Our train pulled into Atlantic-Pacific in Brooklyn, and lo and behold, Lisa is getting off of the train with me! More excitement: Lisa is walking across the platform to catch the R Local. She lives near me! It’s written in the stars! But, like all good love stories, there’s always a complication. That complication came in the form of “Cute Girl In A Hat”. She was already standing on the other side of the platform, reading some self-help book about bears in the woods and purpose. Lisa decided to put some distance between us (this was another sign that she was clearly intimidated by me, and was still too shy to want to engage in conversation) and walked a few feet down the platform. “Cute Girl In A Hat” stood between us. Lisa! Wait, no! I want to talk to you, but I can’t! I fear the gods of New York Cool – Lou Reed and Ryan Adams – will judge me harshly! But I love you! Dearly and deeply. I want to wake up next to you every morning, and I want to help you edit the graduate thesis you’re writing in my head! At that point, “Cute Girl In A Hat” looks up at me and smiles. I can’t lie; the thought of hurting Lisa actually crossed my mind. This new girl was, in fact, a very cute girl in a hat. I hadn’t been this torn since my AP English class, senior year of high school, where both Jessica and Andrea (my own Betty and Veronica, minus any actual romantic relationship) sat in the same class with me, and I tortured my soul daily with their existence. But things are different now, dammit! I had to make a choice, because that’s what a man does. As my new President said “We are the ones we’ve been waiting for. We are the change we seek.”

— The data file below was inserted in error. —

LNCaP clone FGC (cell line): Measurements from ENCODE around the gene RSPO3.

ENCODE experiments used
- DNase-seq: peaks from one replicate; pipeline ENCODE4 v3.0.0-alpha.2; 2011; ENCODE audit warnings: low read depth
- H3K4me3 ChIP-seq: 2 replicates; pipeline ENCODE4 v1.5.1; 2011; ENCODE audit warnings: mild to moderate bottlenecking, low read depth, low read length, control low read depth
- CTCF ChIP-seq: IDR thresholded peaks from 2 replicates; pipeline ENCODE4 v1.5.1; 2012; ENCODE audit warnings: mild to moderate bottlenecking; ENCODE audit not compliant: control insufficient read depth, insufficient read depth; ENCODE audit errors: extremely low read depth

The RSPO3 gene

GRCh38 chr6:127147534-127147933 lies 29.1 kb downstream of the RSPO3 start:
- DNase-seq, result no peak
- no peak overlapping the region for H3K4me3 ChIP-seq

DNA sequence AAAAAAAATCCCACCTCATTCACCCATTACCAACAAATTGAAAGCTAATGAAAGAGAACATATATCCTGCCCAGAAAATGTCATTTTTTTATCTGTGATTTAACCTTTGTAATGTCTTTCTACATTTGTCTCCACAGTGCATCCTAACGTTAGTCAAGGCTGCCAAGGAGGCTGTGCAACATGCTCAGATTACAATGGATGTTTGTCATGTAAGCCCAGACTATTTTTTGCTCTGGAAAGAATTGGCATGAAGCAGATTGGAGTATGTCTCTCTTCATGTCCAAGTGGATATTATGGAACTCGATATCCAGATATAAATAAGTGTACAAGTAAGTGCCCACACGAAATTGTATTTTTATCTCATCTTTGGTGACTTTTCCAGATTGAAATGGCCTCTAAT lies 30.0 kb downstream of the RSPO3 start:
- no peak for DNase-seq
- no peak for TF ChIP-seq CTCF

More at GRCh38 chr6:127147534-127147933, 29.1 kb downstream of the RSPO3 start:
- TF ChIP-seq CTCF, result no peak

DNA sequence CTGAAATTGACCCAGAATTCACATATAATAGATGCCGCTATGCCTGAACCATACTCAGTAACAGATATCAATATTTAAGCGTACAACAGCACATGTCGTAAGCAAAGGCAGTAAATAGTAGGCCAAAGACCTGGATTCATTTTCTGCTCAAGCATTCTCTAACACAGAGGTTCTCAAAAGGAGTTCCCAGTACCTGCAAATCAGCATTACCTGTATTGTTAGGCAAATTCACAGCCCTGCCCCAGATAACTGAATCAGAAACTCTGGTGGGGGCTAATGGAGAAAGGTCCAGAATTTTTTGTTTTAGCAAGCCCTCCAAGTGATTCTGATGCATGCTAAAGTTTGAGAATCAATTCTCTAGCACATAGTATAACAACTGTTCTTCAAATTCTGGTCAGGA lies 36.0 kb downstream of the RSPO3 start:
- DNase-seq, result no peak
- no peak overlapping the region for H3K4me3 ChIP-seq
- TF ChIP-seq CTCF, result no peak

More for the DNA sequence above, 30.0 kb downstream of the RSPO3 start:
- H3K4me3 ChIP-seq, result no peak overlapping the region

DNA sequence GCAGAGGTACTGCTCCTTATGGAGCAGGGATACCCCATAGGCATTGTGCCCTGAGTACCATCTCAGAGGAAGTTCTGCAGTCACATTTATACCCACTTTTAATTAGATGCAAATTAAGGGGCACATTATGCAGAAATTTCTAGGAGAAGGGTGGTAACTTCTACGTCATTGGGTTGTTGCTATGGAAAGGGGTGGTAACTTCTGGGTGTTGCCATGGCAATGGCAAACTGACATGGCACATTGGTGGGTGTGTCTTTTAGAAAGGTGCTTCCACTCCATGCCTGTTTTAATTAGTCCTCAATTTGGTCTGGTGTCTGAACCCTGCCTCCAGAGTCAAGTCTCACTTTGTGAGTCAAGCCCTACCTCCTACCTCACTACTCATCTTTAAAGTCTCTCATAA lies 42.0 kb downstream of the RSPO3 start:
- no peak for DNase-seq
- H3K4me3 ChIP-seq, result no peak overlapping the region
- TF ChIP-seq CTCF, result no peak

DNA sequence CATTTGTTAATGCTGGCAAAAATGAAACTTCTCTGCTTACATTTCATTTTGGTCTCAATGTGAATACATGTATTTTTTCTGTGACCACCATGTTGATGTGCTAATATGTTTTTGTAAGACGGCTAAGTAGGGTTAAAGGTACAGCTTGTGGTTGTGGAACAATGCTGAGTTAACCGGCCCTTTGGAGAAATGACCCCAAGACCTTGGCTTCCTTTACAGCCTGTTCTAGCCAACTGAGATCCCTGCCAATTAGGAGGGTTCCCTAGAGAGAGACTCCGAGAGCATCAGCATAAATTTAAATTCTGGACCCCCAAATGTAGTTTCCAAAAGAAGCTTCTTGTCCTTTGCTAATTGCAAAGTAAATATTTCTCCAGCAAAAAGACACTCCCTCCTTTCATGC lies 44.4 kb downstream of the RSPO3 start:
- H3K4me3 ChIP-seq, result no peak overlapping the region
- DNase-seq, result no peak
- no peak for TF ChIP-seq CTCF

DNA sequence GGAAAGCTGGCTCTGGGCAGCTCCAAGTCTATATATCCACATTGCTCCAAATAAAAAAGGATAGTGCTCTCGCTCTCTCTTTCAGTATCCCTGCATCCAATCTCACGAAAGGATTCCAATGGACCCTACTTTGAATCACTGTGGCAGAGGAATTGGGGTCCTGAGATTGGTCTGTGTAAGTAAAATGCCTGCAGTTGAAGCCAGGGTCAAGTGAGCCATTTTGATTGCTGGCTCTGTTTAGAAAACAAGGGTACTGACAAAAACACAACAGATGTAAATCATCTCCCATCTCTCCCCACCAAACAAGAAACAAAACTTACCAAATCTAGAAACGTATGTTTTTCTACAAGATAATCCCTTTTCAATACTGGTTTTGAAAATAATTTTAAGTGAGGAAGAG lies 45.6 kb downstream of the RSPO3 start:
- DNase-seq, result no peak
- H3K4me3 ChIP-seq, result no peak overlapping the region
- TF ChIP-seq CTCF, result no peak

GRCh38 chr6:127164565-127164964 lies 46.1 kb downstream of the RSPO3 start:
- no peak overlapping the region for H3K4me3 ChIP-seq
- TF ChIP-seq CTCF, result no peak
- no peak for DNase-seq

So, despite a gaze and a smile, I looked past “Cute Girl In A Hat” and still focused on Lisa, who by then was gazing down the tunnel behind me, waiting for the R train to show up. It finally did. We walked into the same car. I walked to the other side, near the door. Lisa sat across from me and waited patiently for her stop. “Wow,” I thought “so this what being in love is like. It feels great.” The R train pulled up to Union Street and I got off. Lisa decided to stay at her place that night. It was totally understandable – I mean we did just meet. But let me, tell you: I knew. I smiled that night as I watched the R train pull away. It carried on it the woman to whom  I would one day make the pledge “‘Til death do us part.”